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The ultimate week ahead guide

Chris Weston
Chris Weston
Head of Research
Oct 4, 2019
Before I get into the week ahead, consider we have US non-farm payrolls (NFP) at 22:30 AEST. After such poor manufacturing and services ISM data, the last thing we want to see (well, unless you're positioned for risk aversion) is a terrible employment report.

However, as a guide, the consensus estimate of the 79 economists polled by Bloomberg sits at 145,000 jobs, with the range being 185K to 85K. The six-month average is 149K, while the 12-month average is a touch higher at 179K, with the top-rated economist (Canadian Imperial Bank of Commerce) calling for 166K. Good luck to all those participating in this lottery.

The week ahead

It’s that time of the week again when we can look ahead at the week that’ll be and plan accordingly as part of the trading process. I’ve put together a video (see above) looking of the key macro and big-picture themes, data points that’ll affect markets, and the trading considerations that can help with our risk-to-reward assessment.

These considerations, notably the implied volatility report, can help define our position-sizing and even offer a confidence factor for automated traders. For example, if our EA performs well in low vol periods, which are the conditions in FX we currently see by judging the implied vol (IV), then we can have greater confidence in our system. Of course, in periods where realised and implied volatility are too high, then we may look at reducing position-sizing or even turn the system off.

While I cover this in the video, here’s the table of both realised and implied volatility, as well as the expected move in the underlying based-on options (straddle) pricing. I’ve also added vol reads on equity, oil, gold and bonds. For those interested in gaining a deeper perspective on using volatility effectively here, please take a look at my recent webinar on the subject. Do subscribe to the channel for regular market updates, education and strategy.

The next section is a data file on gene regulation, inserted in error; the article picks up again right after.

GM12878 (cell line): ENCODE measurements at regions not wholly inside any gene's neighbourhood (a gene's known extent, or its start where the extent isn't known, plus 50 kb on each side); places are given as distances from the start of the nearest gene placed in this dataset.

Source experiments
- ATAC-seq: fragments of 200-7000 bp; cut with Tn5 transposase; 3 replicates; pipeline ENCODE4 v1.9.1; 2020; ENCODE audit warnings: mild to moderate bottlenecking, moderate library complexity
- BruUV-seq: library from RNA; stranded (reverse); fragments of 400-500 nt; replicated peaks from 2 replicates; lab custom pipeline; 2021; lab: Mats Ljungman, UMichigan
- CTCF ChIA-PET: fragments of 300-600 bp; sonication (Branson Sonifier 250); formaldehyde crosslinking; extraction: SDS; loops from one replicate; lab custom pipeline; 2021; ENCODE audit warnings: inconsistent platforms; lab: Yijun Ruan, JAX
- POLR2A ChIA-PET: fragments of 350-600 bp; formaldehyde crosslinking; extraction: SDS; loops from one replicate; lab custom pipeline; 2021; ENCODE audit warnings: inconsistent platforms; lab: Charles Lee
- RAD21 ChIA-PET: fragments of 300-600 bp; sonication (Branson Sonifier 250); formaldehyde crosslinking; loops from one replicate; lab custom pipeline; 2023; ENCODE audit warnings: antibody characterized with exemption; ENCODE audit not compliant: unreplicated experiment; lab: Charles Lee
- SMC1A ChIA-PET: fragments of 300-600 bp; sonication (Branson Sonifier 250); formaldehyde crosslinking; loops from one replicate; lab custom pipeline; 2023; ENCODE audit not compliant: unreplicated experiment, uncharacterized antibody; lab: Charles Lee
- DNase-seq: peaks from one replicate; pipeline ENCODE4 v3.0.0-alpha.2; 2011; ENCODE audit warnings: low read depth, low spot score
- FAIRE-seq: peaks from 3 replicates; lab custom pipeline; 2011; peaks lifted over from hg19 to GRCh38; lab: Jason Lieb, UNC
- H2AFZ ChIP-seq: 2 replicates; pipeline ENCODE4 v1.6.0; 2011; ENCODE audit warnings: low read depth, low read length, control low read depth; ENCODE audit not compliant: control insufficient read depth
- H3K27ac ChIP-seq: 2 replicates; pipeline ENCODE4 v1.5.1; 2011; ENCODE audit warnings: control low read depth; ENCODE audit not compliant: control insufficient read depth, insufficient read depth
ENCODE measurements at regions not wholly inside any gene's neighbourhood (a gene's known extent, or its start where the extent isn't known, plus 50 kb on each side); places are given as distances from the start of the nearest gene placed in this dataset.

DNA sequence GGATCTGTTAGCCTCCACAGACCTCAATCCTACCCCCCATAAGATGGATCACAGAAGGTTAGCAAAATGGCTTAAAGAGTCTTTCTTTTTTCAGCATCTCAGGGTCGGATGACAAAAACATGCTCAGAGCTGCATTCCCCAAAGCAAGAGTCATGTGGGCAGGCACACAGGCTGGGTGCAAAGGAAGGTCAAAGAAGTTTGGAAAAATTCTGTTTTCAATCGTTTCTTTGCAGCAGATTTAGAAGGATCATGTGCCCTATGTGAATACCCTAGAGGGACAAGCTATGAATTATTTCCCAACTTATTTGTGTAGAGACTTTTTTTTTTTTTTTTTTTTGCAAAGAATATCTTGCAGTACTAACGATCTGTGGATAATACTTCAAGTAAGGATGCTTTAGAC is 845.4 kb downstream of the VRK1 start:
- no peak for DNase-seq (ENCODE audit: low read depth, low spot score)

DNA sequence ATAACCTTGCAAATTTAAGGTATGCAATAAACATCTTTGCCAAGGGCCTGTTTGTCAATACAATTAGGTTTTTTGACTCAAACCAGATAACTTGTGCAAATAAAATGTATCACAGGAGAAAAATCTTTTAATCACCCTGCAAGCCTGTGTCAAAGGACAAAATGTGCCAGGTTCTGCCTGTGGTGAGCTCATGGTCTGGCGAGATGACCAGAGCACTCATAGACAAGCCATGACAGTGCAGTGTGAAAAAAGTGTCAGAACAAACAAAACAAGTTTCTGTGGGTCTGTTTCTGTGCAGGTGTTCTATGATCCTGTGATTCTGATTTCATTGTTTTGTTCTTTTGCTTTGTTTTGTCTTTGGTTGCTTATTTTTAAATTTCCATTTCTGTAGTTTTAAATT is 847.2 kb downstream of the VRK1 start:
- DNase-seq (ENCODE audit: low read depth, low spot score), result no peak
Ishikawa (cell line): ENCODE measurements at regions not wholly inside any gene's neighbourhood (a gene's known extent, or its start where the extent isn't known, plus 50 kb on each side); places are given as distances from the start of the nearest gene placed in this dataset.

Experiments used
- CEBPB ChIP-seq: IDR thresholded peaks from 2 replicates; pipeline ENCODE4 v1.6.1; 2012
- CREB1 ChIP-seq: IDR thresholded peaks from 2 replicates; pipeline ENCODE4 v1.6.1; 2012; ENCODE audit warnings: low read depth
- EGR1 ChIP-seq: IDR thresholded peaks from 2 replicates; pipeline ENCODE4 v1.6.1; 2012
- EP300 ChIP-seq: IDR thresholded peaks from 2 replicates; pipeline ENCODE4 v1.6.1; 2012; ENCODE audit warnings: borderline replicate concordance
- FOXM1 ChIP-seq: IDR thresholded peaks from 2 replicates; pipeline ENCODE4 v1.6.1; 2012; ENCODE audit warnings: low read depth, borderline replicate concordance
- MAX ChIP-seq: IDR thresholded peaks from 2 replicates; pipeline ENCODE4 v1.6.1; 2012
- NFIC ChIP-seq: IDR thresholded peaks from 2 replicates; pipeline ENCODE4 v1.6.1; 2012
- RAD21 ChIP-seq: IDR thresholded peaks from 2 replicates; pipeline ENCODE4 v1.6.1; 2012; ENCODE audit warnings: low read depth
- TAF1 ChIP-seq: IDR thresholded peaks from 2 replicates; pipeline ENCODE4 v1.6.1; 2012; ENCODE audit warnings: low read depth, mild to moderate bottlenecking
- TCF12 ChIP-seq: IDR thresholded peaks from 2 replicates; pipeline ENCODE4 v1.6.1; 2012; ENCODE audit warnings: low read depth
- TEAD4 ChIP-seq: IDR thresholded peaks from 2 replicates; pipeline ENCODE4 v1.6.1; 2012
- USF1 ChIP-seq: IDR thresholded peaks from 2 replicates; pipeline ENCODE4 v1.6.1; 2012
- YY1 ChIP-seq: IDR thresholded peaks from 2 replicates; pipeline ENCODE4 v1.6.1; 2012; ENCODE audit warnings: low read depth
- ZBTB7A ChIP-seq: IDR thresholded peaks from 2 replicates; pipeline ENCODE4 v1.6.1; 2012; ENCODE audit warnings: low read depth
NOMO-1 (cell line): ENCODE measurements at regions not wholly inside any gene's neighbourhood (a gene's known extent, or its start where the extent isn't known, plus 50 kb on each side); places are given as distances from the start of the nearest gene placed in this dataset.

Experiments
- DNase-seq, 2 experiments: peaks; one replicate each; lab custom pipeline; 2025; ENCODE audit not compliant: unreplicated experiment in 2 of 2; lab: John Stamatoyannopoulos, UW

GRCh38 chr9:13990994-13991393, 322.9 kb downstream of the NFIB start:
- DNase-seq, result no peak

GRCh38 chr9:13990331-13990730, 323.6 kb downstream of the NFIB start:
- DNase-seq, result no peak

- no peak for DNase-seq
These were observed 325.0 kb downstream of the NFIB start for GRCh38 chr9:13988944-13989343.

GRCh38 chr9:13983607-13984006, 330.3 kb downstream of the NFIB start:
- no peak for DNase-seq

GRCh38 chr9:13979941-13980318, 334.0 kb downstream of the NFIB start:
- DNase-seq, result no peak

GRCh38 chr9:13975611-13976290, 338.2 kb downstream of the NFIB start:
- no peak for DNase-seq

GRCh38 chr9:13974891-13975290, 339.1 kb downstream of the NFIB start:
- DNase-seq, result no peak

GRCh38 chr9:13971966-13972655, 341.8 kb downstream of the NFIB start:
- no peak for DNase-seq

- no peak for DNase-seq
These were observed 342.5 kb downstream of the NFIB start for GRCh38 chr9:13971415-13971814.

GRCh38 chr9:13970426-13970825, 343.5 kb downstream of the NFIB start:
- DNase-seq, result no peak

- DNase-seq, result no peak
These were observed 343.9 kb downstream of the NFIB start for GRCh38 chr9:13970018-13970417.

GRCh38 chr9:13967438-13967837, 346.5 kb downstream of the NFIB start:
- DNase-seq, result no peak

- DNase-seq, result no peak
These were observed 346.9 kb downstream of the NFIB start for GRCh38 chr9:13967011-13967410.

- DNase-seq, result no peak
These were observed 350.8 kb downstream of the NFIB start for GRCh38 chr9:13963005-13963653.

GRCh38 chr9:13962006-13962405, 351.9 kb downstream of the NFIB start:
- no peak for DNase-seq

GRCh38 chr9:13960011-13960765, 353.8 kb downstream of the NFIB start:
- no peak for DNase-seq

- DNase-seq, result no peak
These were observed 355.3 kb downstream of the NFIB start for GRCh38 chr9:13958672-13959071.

Realised volatility vs implied volatility

Interest rate pricing

Here, we can see what the market is expecting from central banks. I’ve looked at the implied probability of a cut at the respective upcoming meetings, and then in the last column the expected easing (in basis points) over the coming 12 months. We can assess this from the interest rate and swaps market pricing.

Implied rate path

I didn’t cover off on this in the video, but on the left table we can see weekly risk reversals or the skew of 25-delta call vs put volatility. The more negative the number, the greater the demand for put option volatility over calls, which really shows that traders see a greater probability of downside risk in that instrument. The higher the number shows that traders have been relative buyers of 25-delta call options (over puts) and thus expect a greater probability of upside.

The right table is the weekly Commitment of Trader (CoT) report, which looks at the reported net position held by non-commercial players. This will be updated tonight, but it gives some idea of the positioning in the market.

The ultimate week ahead guide

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